A: I’m interested in the outer region guys. Some of those guys had some really good offers. Trent Gordon is a guy that comes to mind. He’s coming in early, played for one of the best programs in Texas and played for them at a high level. When you come in from a place like that, you’re sort of raised differently to play football. That’s something that’s benefitted some players at Penn State in the past. Trent Gordon gives them versatility; he could play corner or safety. And he’s played big-boy football before, so I don’t think the jump is going to be as big for him. In-state, Charlie Katshir, maybe right up there with Parsons in terms of high school football players. He’s a guy who, if he stays healthy, can be a multi-year starter for Penn State. He doesn’t do anything exceedingly well. He’s just always around the football, and when you talk about linebacker, that’s what you like. Those are two guys who I think are a little undersold.
Q: Looking at some of the guys who could fill these final few spots in the 2018 class, you have wide receiver Solomon Enis, defensive end Jayson Oweh, offensive tackle Rasheed Walker and a couple others. Among this small pool of players left, who is the most likely to sign with Penn State?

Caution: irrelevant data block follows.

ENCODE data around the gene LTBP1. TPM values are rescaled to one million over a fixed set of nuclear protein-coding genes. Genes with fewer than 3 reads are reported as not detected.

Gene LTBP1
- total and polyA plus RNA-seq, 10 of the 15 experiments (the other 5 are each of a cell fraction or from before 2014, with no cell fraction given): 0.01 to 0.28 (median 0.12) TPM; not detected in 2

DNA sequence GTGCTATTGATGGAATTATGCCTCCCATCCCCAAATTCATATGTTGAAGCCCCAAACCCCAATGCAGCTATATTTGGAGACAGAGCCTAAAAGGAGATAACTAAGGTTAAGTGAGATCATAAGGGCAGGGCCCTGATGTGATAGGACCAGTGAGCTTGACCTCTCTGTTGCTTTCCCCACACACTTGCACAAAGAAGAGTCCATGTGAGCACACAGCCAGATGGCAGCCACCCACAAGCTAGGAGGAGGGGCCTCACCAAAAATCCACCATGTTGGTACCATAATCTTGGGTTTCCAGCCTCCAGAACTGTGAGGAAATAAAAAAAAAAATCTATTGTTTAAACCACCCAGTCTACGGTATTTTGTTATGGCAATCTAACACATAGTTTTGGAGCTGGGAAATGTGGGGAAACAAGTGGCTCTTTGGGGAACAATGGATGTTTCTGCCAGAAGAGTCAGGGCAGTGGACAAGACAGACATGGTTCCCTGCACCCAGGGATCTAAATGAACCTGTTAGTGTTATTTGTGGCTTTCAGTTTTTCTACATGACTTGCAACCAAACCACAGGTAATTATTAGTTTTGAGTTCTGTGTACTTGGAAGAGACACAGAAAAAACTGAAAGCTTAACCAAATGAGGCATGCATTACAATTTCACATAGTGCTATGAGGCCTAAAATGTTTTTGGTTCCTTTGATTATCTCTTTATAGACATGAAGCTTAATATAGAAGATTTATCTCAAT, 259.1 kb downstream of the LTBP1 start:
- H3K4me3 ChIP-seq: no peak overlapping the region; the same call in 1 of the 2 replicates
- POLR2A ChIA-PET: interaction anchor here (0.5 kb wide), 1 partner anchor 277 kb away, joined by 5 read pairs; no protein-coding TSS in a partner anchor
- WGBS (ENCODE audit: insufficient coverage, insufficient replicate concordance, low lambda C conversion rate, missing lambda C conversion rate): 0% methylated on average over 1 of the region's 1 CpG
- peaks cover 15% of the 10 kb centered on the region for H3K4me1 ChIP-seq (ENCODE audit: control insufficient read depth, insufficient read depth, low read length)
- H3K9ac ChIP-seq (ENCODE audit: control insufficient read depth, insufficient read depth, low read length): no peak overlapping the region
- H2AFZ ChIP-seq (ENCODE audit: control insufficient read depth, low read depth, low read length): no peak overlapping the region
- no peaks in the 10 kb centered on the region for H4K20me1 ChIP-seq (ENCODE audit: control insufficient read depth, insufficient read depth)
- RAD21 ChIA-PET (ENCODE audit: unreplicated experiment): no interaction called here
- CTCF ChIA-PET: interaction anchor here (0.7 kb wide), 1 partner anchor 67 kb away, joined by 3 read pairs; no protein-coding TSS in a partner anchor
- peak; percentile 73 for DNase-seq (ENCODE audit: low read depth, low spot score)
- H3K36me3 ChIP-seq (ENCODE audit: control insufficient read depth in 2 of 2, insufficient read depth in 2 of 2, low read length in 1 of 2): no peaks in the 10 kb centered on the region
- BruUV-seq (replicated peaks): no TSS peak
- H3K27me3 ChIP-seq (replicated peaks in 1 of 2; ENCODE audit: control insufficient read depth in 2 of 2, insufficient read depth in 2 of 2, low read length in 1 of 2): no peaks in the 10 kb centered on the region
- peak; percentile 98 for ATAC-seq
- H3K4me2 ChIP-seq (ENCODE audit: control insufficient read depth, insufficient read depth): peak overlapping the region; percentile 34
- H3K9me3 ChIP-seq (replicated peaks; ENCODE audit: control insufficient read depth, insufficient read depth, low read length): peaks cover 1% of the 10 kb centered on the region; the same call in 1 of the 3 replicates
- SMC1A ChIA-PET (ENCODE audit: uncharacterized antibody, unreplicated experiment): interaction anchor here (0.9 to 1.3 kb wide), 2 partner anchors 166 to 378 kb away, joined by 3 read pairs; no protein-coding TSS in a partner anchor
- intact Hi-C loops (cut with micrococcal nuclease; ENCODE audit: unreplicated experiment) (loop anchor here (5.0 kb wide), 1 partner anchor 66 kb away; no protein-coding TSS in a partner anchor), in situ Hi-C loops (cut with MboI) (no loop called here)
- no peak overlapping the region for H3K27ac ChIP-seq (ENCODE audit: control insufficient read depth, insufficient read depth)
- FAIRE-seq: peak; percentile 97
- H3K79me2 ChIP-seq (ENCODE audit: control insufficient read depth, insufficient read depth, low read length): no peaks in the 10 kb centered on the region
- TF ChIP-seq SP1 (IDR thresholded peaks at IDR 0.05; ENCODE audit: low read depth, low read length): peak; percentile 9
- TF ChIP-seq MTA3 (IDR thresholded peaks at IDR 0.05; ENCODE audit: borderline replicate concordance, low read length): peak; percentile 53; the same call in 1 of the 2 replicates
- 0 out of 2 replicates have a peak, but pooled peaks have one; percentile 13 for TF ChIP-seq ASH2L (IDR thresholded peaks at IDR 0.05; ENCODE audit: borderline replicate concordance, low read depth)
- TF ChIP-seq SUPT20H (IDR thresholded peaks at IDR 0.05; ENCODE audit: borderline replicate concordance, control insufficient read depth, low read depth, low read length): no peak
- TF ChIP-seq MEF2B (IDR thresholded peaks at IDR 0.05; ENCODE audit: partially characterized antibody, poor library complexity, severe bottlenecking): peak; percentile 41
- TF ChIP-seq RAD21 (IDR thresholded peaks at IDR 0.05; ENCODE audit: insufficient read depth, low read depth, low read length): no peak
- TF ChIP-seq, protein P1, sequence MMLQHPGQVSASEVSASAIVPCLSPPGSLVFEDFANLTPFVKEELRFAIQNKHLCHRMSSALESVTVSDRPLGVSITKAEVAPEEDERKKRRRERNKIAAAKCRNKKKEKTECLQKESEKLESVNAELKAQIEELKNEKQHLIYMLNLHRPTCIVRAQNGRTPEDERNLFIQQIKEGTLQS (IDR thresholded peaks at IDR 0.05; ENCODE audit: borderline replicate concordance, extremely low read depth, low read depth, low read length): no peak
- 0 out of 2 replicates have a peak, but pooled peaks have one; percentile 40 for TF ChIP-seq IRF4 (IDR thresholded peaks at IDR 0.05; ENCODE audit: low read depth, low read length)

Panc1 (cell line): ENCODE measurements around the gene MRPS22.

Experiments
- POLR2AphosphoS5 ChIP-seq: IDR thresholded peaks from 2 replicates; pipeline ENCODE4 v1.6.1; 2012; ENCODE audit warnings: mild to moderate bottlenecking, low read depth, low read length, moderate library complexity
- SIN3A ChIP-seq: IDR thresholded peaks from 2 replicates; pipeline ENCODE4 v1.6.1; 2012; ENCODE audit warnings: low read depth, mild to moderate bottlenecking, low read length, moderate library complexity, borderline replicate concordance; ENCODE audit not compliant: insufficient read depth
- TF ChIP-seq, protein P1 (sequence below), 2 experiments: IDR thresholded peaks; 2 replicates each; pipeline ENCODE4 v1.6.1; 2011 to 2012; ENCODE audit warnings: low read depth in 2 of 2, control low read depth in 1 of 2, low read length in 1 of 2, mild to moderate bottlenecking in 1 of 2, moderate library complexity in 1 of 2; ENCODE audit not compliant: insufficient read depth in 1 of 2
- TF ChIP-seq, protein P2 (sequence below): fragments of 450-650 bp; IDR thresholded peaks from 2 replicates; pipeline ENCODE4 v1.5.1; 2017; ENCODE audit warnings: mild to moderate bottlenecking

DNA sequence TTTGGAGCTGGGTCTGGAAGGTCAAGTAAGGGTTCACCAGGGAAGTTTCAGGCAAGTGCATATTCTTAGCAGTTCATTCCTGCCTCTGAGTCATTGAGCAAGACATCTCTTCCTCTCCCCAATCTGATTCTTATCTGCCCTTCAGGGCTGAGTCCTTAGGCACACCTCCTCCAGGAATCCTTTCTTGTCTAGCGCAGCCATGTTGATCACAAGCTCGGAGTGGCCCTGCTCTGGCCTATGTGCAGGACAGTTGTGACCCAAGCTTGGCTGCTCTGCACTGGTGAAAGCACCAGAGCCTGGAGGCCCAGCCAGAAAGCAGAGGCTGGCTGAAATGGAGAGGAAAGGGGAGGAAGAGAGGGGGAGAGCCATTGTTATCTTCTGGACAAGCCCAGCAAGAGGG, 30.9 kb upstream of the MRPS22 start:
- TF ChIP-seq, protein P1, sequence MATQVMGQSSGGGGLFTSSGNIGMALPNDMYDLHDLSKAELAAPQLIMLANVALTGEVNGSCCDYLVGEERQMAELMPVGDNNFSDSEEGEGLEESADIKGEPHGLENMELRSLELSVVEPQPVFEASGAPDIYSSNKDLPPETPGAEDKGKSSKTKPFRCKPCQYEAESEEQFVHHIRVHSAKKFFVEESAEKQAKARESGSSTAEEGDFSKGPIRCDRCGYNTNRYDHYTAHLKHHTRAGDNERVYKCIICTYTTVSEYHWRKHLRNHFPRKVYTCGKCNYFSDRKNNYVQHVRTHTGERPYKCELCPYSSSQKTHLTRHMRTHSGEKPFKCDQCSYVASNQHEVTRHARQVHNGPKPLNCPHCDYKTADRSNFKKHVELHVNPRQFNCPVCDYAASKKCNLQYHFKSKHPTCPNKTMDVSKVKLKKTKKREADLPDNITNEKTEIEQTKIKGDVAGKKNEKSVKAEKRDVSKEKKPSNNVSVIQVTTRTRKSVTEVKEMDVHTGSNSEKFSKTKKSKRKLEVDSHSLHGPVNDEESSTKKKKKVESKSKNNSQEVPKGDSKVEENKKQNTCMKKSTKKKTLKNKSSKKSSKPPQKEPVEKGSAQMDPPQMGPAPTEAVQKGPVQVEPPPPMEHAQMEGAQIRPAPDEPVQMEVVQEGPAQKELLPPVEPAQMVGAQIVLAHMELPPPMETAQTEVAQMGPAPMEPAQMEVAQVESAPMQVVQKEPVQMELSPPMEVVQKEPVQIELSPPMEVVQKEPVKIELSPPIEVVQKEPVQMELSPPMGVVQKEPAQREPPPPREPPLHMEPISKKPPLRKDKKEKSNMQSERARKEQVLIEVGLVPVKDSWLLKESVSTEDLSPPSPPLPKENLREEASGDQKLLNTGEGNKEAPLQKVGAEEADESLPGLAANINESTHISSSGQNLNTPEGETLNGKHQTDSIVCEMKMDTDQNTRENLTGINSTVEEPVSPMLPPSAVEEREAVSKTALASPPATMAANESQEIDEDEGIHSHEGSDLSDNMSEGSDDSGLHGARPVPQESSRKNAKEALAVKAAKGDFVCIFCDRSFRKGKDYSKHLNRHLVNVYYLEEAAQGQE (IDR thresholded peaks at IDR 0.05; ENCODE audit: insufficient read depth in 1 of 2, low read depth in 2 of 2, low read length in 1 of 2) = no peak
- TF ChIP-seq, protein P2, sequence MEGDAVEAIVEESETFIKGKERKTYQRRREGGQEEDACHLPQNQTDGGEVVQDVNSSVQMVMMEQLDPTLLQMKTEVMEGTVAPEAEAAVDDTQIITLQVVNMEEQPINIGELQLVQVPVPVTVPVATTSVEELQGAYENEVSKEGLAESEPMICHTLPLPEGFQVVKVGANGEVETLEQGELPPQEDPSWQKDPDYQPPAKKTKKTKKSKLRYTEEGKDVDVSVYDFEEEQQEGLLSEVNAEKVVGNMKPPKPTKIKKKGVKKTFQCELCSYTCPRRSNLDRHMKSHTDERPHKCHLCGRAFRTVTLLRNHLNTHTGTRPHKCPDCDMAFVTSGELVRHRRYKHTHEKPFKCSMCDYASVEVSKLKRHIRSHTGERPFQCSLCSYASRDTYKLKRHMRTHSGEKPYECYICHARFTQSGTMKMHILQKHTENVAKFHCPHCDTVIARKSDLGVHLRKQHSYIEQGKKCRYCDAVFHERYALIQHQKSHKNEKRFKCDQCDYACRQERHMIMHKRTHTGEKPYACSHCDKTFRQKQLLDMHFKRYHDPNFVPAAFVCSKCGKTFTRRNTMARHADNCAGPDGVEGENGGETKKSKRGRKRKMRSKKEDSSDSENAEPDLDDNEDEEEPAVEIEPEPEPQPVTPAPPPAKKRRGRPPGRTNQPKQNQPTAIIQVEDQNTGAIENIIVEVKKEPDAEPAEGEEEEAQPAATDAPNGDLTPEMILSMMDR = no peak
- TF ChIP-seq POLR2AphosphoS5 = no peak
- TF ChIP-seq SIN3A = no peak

A: I think Solomon Enis is a guy that Penn State targeted for a long time. If you look at his options, there’s a coaching change at Arizona State, may not be the highest guy on the board at USC, and he’s a Penn State legacy (son of Curtis Enis), so he’s got a lot working for him in that aspect. He’s been on-campus a couple of times. He’s from Arizona, but when you’re a legacy prospect, things are a little bit different. ... Rasheed Walker is a guy they’ve been on from the start. I have my Crystal Ball on Penn State right now. It’s going to be a month of fighting off Ohio State, who just lost their top offensive tackle target to Clemson. Those are two guys who are at the top of the board aside from Oweh — who’s going to announce in January, so I really don’t count him in this because it’s a situation that’s going to be resolved sooner rather than later. Looking into January, (I’m) looking at Enis and Walker as the two guys you look to the strongest.